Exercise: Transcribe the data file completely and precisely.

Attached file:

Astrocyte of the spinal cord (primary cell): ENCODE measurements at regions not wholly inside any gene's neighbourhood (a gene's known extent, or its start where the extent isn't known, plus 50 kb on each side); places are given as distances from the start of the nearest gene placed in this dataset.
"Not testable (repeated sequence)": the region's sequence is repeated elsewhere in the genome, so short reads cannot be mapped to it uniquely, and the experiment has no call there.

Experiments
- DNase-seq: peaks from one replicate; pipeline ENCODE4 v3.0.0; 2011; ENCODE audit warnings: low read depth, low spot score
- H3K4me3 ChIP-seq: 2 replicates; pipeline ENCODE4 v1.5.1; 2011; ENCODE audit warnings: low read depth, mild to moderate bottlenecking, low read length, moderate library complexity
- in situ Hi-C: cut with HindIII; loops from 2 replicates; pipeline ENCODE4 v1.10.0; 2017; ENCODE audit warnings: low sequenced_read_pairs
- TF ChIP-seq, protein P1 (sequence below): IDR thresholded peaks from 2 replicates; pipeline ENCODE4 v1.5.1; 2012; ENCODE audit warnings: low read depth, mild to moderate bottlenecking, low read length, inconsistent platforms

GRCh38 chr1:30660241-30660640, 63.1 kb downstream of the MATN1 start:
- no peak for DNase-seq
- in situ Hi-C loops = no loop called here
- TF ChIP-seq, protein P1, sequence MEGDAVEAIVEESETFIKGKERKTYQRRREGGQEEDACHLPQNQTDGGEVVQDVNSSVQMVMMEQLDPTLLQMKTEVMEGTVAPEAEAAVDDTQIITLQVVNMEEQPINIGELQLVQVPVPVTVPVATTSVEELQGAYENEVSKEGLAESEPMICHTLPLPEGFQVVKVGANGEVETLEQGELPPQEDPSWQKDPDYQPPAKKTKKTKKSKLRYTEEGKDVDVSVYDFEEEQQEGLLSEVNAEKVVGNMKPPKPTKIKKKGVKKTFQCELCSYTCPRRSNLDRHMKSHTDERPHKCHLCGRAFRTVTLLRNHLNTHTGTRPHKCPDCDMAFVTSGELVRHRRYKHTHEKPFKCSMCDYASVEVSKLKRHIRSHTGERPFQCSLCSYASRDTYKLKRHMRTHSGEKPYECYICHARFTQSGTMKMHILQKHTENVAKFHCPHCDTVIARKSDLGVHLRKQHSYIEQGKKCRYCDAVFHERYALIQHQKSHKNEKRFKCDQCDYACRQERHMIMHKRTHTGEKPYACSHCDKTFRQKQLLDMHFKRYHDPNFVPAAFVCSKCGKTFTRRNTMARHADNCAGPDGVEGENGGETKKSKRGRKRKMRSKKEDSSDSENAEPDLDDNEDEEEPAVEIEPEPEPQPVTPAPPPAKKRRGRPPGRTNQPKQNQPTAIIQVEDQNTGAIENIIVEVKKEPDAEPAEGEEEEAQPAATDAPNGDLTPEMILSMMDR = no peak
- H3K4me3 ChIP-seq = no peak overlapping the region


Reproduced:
Astrocyte of the spinal cord (primary cell): ENCODE measurements at regions not wholly inside any gene's neighbourhood (a gene's known extent, or its start where the extent isn't known, plus 50 kb on each side); places are given as distances from the start of the nearest gene placed in this dataset.
"Not testable (repeated sequence)": the region's sequence is repeated elsewhere in the genome, so short reads cannot be mapped to it uniquely, and the experiment has no call there.

Experiments
- DNase-seq: peaks from one replicate; pipeline ENCODE4 v3.0.0; 2011; ENCODE audit warnings: low read depth, low spot score
- H3K4me3 ChIP-seq: 2 replicates; pipeline ENCODE4 v1.5.1; 2011; ENCODE audit warnings: low read depth, mild to moderate bottlenecking, low read length, moderate library complexity
- in situ Hi-C: cut with HindIII; loops from 2 replicates; pipeline ENCODE4 v1.10.0; 2017; ENCODE audit warnings: low sequenced_read_pairs
- TF ChIP-seq, protein P1 (sequence below): IDR thresholded peaks from 2 replicates; pipeline ENCODE4 v1.5.1; 2012; ENCODE audit warnings: low read depth, mild to moderate bottlenecking, low read length, inconsistent platforms

GRCh38 chr1:30660241-30660640, 63.1 kb downstream of the MATN1 start:
- no peak for DNase-seq
- in situ Hi-C loops = no loop called here
- TF ChIP-seq, protein P1, sequence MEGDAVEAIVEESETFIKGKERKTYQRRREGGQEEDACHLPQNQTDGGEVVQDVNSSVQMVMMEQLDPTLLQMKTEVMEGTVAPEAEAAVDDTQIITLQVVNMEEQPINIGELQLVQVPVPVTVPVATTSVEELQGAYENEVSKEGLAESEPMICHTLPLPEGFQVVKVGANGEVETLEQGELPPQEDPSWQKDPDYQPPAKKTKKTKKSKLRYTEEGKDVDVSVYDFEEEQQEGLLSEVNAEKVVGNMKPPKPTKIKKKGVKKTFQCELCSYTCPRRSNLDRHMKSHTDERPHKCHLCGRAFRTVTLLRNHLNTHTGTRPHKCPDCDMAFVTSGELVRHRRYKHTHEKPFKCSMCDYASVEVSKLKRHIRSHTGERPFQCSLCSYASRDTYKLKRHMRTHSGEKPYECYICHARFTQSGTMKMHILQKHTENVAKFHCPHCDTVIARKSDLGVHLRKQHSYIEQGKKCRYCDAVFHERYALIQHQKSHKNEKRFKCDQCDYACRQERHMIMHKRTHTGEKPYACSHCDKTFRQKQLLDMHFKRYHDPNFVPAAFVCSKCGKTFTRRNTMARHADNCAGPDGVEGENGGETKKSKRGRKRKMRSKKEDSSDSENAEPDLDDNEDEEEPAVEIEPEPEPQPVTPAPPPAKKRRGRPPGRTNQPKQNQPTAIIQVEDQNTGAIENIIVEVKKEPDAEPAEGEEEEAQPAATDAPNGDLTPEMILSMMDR = no peak
- H3K4me3 ChIP-seq = no peak overlapping the region